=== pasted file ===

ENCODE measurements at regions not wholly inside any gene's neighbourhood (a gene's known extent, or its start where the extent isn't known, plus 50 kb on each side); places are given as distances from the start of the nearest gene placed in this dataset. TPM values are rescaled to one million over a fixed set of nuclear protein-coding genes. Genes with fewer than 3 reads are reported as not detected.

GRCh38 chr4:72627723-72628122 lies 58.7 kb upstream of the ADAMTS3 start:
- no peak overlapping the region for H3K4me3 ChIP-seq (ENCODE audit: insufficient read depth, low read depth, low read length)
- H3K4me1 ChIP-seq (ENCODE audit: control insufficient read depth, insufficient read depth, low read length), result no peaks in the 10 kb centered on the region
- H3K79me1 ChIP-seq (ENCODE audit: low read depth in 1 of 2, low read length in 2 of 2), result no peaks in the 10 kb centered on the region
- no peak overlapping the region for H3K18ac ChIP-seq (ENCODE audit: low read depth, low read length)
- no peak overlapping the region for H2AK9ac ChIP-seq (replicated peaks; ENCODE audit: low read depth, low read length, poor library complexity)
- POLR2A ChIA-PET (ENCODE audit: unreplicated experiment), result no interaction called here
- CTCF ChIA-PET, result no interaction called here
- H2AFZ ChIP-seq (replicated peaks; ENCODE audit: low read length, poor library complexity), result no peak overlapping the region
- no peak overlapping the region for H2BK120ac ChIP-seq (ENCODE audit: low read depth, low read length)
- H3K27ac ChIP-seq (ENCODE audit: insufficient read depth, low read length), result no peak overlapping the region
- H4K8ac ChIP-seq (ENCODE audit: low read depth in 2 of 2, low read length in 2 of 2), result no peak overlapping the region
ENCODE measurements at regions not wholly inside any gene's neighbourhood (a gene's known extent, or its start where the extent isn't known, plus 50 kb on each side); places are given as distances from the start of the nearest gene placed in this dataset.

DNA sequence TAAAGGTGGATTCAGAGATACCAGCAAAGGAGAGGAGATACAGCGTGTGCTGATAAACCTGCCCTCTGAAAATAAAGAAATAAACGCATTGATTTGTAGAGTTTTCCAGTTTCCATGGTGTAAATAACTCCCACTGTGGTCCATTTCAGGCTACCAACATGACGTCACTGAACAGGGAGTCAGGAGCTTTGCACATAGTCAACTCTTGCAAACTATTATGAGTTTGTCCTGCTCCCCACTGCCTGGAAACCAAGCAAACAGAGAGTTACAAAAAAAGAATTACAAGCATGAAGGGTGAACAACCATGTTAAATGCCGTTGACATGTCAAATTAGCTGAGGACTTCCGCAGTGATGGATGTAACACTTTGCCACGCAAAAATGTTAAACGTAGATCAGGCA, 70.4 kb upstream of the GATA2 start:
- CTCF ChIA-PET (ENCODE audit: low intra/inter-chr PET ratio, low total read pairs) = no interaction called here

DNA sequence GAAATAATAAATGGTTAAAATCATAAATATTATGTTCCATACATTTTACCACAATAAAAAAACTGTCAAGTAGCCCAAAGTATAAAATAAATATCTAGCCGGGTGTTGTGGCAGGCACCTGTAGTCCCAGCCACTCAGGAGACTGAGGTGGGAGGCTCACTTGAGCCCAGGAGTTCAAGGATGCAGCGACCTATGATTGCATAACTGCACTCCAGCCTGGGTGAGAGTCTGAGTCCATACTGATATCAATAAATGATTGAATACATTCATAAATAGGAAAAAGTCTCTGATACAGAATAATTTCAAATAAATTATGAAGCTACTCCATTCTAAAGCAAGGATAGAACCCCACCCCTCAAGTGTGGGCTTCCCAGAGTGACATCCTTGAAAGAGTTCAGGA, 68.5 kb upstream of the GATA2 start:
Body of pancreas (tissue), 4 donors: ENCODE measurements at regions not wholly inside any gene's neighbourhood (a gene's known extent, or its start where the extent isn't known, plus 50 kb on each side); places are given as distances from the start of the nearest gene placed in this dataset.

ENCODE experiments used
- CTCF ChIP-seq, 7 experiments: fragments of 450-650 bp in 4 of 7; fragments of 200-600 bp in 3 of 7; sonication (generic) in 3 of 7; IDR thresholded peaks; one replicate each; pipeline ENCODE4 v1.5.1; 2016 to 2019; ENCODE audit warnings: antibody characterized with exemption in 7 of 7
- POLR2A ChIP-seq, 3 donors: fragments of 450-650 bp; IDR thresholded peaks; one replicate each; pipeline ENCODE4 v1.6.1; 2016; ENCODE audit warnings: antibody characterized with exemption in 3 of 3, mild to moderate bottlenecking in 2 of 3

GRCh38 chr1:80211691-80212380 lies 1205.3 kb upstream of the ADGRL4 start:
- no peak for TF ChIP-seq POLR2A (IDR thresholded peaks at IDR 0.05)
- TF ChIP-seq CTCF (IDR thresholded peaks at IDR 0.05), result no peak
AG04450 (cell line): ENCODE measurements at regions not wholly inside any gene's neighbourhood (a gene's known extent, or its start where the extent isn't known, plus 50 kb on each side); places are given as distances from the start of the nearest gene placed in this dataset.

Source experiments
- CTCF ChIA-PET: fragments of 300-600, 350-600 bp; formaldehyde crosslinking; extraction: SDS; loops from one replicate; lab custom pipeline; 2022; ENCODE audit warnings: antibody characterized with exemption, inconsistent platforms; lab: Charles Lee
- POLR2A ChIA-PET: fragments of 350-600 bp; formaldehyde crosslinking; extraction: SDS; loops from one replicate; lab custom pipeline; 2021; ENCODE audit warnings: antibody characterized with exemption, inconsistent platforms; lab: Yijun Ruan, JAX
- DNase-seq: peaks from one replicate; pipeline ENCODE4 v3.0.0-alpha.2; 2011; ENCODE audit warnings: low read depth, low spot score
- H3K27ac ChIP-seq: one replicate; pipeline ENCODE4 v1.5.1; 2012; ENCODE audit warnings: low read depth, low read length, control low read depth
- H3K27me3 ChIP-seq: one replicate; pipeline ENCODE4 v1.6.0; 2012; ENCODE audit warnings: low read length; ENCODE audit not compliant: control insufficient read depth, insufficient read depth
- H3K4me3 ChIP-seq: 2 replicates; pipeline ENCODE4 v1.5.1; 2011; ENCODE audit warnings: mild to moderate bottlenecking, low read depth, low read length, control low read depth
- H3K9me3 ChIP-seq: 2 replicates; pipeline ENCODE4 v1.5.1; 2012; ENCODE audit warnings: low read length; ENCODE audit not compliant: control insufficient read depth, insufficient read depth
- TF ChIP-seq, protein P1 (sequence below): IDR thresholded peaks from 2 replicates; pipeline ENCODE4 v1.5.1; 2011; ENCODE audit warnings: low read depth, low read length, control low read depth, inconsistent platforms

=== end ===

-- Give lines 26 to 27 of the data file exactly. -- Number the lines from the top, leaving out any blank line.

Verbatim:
Source experiments
- CTCF ChIA-PET: fragments of 300-600, 350-600 bp; formaldehyde crosslinking; extraction: SDS; loops from one replicate; lab custom pipeline; 2022; ENCODE audit warnings: antibody characterized with exemption, inconsistent platforms; lab: Charles Lee